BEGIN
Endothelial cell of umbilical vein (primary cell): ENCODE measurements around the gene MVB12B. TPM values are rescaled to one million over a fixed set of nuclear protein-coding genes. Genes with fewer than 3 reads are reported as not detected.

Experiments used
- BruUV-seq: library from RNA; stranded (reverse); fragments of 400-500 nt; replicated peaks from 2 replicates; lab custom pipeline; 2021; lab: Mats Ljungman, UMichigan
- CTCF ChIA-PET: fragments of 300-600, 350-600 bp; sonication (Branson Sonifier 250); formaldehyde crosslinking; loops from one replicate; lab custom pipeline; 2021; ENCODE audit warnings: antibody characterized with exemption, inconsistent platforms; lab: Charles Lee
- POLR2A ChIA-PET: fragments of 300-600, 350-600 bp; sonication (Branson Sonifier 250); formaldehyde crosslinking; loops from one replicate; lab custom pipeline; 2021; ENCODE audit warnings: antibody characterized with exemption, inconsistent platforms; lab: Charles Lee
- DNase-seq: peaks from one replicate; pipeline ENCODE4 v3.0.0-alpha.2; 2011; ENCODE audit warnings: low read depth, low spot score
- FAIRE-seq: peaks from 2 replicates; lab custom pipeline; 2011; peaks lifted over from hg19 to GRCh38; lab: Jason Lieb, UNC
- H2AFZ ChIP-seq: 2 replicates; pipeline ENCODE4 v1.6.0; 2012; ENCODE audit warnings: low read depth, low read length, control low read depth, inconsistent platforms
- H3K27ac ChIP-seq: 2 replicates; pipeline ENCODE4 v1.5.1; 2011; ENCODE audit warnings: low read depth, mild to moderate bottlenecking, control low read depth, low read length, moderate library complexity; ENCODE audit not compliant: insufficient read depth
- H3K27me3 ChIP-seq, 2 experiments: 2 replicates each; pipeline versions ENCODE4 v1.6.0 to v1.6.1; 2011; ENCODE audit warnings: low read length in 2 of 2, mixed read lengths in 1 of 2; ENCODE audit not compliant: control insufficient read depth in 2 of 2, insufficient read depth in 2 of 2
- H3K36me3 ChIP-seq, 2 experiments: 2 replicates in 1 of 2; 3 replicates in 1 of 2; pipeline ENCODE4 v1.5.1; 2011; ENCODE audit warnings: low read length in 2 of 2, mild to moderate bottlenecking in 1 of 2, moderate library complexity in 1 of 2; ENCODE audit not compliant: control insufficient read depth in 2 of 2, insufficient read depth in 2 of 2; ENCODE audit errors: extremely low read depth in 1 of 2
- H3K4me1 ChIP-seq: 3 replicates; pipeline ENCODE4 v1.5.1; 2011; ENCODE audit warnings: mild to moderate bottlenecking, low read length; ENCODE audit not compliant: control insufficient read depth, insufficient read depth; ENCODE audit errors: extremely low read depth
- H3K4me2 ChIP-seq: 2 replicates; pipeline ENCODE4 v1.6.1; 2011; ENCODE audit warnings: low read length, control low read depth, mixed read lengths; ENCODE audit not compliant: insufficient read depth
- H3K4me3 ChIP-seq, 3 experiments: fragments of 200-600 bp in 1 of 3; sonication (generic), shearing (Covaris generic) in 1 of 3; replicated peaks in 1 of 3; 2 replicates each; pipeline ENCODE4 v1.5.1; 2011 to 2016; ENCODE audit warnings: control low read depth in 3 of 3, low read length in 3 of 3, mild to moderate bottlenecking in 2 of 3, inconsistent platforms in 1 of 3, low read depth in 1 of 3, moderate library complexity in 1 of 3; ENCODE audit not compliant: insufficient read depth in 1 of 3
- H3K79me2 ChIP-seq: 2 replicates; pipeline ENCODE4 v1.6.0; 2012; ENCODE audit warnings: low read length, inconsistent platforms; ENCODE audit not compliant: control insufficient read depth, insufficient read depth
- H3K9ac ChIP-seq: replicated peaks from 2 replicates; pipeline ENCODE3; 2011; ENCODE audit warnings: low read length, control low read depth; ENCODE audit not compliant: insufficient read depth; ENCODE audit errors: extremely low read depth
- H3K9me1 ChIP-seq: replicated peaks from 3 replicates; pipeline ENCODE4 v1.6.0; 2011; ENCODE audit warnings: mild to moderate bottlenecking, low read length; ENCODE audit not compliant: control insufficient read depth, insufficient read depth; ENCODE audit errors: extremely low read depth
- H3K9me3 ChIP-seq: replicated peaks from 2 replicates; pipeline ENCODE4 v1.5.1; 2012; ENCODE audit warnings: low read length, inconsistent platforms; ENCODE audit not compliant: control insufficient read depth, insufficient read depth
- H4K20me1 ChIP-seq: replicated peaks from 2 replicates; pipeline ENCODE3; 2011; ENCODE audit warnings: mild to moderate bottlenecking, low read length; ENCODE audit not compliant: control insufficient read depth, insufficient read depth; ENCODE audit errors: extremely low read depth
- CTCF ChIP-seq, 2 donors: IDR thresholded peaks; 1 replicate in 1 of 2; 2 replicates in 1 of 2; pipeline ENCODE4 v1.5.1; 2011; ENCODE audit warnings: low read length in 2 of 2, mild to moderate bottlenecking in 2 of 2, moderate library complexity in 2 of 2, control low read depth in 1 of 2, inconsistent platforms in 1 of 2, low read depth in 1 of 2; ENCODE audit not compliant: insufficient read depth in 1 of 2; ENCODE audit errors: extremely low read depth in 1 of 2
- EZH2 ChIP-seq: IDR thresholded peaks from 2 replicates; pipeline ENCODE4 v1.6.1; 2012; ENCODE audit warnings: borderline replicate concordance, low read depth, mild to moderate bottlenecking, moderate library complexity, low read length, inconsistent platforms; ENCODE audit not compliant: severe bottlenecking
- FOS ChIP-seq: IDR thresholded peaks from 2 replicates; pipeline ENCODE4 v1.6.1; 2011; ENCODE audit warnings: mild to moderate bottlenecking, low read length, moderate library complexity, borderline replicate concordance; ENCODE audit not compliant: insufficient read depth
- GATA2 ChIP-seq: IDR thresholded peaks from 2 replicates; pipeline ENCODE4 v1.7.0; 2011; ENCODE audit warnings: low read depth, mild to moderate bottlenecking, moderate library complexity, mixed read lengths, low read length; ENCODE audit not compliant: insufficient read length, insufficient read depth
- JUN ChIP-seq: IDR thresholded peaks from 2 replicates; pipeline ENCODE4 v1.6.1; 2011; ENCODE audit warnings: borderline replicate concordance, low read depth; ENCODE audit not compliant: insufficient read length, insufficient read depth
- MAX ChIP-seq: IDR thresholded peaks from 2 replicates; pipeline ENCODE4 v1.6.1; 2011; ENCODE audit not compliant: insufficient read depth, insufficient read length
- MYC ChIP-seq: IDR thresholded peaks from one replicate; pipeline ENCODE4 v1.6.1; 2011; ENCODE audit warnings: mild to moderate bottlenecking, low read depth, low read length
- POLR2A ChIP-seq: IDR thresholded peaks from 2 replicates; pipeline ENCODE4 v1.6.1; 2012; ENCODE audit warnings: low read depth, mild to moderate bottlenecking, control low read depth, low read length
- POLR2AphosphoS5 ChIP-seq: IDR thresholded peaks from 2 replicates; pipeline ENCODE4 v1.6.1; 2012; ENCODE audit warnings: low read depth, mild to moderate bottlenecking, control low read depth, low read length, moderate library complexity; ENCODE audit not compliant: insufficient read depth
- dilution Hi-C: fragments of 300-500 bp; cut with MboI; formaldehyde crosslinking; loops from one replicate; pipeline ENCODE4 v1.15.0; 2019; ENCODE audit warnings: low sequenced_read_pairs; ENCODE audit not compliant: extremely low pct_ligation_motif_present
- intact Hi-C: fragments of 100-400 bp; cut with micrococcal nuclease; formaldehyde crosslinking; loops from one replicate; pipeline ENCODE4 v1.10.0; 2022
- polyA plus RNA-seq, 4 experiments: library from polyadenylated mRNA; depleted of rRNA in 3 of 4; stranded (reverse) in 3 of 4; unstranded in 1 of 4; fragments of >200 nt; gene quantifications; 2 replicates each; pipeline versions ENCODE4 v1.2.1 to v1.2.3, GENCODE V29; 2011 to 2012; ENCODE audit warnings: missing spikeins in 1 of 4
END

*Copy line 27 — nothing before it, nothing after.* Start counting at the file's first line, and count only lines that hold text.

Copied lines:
- POLR2A ChIP-seq: IDR thresholded peaks from 2 replicates; pipeline ENCODE4 v1.6.1; 2012; ENCODE audit warnings: low read depth, mild to moderate bottlenecking, control low read depth, low read length